I'm happy to share the stage with David Bowles, my teaching colleague, and an award-winning author and poet. Here's a short bio of David: A product of a Mexican-American family, I have lived most of my life in deep South Texas, where I teach at the University of Texas Río Grand Valley. Recipient of awards from the American Library Association, Texas Institute of Letters and Texas Associated Press, I have written several books, most significantly the Pura Belpré Honor Book, The Smoking Mirror.
David has a brand new book out this fall, They Call Me Güero: A Border Kid’s Poems (Cinco Puntos Press, 2018), and Janet (Wong) and I had the chance to read an advance copy and it's truly unique and lovely. Kirkus Reviews noted, "Güero's voice brims with humor, wit, and bits of slang, and a diverse cast of characters offers hints of other cultures. [...] A valuable, too-brief look at the borderlands."
I asked David for a little behind the scenes glimpse of this book and am so touched to get a nod for my (and Janet's) role in the birth of this book. I think you'll also find it fascinating to read about how a single poem can turn into a whole book. [Thank you, David, for your generosity here!]
My Journey to Güero
by David Bowles
In less than two weeks They Call Me Güero: A Border Kid’s Poems will arrive in all its red-headed, freckled glory. I’m proud of the little novel-in-verse, especially given its curious and unlikely origins. It’s a strange delight when fate gently sets aside an author’s well-laid plans and says, “No. Here. Write this instead.”
Where did my journey to Güero begin? I suppose I could go back forty-eight years to my birth. That seems a bit trite and silly. Perhaps it happened four years later, as I sat enrapt as my Grandmother Garza told me tale after tale.
But no. That centers me, and this book isn’t just about me at all.
Okay. It’s November 2016. NCTE Annual Conference in Atlanta, Georgia. Trump has just won. Elementary teachers of English approach Sylvia Vardell and Janet Wong with a dilemma.
Their students are confused. Scared. Taunted by bullies emboldened by the rhetoric of the president-elect. They need poetry to help them grapple with this new era. Goodness. We all do. So these two amazing poet-scholars, heroes of mine, the sort of people I want to grow into some day, rise to the occasion. They agree to put together an anthology before inauguration.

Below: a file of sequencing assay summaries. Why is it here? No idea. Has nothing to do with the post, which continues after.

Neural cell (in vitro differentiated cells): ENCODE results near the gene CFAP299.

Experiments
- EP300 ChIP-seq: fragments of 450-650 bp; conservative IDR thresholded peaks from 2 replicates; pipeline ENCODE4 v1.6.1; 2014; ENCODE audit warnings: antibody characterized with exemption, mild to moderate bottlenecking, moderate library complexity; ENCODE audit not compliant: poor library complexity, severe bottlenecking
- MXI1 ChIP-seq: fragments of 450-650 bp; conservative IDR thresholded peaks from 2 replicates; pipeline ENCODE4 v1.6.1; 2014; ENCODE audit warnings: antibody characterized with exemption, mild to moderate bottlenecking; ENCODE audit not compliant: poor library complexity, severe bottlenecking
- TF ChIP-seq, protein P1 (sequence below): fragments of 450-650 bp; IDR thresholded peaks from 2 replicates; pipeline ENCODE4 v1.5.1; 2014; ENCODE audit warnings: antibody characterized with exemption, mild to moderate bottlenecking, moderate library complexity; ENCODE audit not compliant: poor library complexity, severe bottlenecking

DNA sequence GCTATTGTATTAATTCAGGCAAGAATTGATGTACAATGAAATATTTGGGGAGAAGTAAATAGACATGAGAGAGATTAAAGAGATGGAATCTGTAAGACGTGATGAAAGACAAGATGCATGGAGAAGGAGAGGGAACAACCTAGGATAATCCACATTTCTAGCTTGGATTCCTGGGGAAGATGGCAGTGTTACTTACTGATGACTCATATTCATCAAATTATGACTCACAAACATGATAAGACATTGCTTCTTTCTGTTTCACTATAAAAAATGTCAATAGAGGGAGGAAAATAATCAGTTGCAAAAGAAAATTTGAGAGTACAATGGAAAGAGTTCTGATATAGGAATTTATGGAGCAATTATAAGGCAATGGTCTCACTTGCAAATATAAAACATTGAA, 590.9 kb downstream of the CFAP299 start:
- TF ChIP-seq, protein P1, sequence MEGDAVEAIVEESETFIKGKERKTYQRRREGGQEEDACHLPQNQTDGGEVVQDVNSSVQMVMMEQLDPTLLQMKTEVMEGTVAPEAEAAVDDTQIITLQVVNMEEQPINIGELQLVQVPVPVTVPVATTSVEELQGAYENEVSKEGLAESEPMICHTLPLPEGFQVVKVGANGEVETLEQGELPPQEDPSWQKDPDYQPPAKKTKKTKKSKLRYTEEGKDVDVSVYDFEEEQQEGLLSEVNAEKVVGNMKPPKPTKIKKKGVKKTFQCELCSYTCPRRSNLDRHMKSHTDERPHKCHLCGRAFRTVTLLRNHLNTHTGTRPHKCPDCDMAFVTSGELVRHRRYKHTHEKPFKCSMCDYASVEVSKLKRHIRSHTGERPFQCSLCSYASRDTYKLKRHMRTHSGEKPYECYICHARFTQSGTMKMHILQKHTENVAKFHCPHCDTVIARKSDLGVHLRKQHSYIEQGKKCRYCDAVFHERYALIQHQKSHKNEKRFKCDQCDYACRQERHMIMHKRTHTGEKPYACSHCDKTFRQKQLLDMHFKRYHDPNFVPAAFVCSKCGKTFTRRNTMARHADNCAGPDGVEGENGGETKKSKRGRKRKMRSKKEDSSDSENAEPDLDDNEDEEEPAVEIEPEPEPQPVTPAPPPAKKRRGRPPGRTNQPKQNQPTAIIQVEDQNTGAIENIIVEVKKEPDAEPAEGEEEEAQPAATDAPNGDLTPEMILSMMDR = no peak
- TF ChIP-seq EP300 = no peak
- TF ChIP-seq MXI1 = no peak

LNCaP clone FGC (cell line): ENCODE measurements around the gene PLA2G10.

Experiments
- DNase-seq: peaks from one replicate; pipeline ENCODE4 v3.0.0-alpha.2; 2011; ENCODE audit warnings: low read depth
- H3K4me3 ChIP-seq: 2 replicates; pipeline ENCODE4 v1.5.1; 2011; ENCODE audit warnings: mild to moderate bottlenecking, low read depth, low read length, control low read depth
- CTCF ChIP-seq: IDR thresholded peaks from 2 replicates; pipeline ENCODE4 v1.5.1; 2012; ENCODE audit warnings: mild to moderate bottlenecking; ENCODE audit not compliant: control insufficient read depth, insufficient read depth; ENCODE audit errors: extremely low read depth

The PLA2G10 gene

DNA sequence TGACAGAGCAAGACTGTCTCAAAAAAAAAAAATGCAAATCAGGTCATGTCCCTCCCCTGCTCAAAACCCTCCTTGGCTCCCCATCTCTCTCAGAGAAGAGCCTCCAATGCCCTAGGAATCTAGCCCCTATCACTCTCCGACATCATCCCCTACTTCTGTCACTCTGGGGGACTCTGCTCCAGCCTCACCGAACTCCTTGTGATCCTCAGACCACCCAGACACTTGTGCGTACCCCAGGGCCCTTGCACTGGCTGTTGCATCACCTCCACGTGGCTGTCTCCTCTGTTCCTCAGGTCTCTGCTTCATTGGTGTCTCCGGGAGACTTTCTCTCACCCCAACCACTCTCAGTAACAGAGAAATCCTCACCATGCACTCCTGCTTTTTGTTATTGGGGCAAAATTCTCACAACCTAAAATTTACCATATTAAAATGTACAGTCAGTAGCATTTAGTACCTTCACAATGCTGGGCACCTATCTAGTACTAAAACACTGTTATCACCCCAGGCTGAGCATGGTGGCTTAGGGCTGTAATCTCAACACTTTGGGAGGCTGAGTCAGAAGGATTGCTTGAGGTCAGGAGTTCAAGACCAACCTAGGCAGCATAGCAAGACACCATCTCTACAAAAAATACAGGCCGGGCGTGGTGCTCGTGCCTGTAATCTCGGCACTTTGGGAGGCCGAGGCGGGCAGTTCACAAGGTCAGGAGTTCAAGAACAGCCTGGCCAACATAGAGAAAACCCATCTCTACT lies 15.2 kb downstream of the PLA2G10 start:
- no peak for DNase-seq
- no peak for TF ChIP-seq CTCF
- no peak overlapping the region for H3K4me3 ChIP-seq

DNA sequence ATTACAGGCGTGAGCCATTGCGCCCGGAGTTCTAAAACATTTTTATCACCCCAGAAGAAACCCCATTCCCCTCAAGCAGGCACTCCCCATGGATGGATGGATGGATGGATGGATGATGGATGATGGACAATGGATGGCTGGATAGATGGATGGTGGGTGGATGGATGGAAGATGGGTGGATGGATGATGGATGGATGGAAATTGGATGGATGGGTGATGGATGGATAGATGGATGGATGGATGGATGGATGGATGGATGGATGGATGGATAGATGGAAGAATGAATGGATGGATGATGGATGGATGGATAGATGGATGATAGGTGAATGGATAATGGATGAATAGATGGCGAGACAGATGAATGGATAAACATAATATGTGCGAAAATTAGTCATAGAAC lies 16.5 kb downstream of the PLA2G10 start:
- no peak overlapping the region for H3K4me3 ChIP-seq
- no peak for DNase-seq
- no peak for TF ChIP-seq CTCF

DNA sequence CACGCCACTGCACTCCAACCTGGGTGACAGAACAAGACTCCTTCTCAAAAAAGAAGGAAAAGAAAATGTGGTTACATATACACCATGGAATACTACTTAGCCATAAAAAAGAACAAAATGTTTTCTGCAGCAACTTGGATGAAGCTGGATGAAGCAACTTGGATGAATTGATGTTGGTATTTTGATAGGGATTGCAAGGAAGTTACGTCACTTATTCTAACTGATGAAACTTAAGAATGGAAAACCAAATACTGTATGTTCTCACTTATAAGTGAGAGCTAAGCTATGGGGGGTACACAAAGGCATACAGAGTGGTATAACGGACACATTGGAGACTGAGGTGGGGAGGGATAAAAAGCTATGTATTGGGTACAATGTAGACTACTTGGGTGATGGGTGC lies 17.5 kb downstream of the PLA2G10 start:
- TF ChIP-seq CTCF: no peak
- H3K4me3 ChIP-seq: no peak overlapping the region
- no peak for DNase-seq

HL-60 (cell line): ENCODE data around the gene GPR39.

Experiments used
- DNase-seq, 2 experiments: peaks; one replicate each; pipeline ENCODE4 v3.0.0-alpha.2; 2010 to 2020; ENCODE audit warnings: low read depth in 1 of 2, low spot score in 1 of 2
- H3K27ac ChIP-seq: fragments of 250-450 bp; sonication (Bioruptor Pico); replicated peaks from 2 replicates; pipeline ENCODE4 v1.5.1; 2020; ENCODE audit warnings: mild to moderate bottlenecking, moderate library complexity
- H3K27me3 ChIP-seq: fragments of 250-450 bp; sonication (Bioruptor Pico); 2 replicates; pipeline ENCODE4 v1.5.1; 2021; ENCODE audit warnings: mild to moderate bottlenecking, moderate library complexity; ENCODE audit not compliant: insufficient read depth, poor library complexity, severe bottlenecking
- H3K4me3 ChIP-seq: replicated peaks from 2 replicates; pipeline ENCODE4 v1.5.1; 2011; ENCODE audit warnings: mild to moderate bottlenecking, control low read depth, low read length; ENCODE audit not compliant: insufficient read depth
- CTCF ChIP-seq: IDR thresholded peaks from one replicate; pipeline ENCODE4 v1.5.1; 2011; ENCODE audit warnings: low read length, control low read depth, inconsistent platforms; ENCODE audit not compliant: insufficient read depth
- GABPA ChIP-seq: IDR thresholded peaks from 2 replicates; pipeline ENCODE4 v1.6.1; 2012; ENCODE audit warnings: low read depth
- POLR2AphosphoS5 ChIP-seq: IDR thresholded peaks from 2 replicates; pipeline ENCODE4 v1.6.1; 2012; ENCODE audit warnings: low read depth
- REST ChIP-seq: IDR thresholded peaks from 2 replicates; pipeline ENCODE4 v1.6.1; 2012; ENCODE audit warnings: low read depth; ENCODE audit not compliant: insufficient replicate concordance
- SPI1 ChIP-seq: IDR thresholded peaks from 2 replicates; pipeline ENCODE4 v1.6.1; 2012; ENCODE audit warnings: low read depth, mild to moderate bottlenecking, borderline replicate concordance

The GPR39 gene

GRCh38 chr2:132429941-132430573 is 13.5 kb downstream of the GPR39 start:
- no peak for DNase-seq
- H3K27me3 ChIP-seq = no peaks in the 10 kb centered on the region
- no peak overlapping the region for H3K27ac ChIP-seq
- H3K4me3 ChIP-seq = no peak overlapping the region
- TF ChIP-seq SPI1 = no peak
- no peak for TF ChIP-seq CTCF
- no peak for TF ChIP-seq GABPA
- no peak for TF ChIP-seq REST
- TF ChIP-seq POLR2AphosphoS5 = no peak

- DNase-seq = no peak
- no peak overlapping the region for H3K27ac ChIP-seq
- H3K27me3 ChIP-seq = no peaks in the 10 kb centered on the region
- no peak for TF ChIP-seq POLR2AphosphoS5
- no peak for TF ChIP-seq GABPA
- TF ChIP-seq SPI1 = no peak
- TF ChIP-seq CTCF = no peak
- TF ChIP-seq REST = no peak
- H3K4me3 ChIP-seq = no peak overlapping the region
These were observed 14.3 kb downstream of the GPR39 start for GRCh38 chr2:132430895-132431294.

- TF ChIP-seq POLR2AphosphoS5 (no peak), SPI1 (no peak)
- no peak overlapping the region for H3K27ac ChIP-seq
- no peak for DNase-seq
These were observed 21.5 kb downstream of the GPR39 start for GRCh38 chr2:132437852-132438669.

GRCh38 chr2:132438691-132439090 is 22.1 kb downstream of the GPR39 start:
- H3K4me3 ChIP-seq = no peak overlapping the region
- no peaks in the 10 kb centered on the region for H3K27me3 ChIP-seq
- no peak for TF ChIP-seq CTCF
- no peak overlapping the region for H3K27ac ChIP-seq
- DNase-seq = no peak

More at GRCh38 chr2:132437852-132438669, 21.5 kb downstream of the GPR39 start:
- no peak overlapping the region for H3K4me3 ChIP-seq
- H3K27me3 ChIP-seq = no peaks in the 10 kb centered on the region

That gives them two months. They shouldn’t be able to pull it off.
Now, Sylvia and Janet are familiar with a poem of mine, “Border Folk,” published a year before in BorderSenses. So they reach out.
“Could you write something like that, with the same richness of details, but for 7-year-olds?” they ask.
Yes. Yes, I can. The idea energizes me, helps me filter my own experiences as a half-Chicano child in deep South Texas in the 1970s through the lens of my son’s life and the struggles of other kids we know, undocumented girls and boys in our community who fear for themselves and their families.
“Border Kid,” I title it. Sylvia and Janet are pleased. They include it in their anthology Here We Go: A Poetry Friday Power Book (Pomelo Books 2017). A lovely opportunity for me. I’ve always wanted to be in a Poetry Friday Book.
But the generosity of Sylvia and Janet doesn’t stop there. Believing strongly in the power of “Border Kid,” Janet suggests it also appear in the Journal of Children's Literature. They like it and reprint it just before I am inducted into the Texas Institute of Letters. At the ceremony in El Paso, inductees are required to read their work for five minutes. I choose four poems for my turn at the podium, ending with “Border Kid.”
As I step down amid admiring applause, I am approached by Bobby Byrd of Cinco Puntos Press. He gives me a hug and mutters, “If you can put together another fifty poems in that kid’s voice, I’d love to publish the book.”
It in’t too hard, to tell you the truth. I can hear the boy just as clear as a bell. He doesn’t need a name. He’s the güero /wero/, the light-skinned kid in his extended family, a 12-year-old with one foot in mainstream America and the other in his family’s Mexican American traditions. A Gen-Z gamer who goes to Spanish-language mass, a dreaming reader who runs through the monte—the brush—with his dog.
He is, in short, a blend of me and my son, my cousins and nephews, every big-hearted boy in every barrio on the border. And he is bristling at the hatred, worried by the fearmongering, protective of his friends.
But just like me when I was his age, there are people who love and guide him. Storytellers. Priests. Friends.
In a moment of magic, his English teacher pulls the lid off poetry for him, helping him see the wonders inside.
He is hooked. He begins to write his own verse, using it to tell his stories, to understand himself, to map out his place in the world.
To make the girl he likes fall in love with him.
To resist those who would hurt his family and friends.
To stand tall and fight back with words instead of fists.
That’s Güero. Even boys who hate poetry are going to like him.
And along the way, they might just fall in love with poetry, too.
***Now head on over to The Water's Edge where Erin is gathering all our Poetry Friday goodness!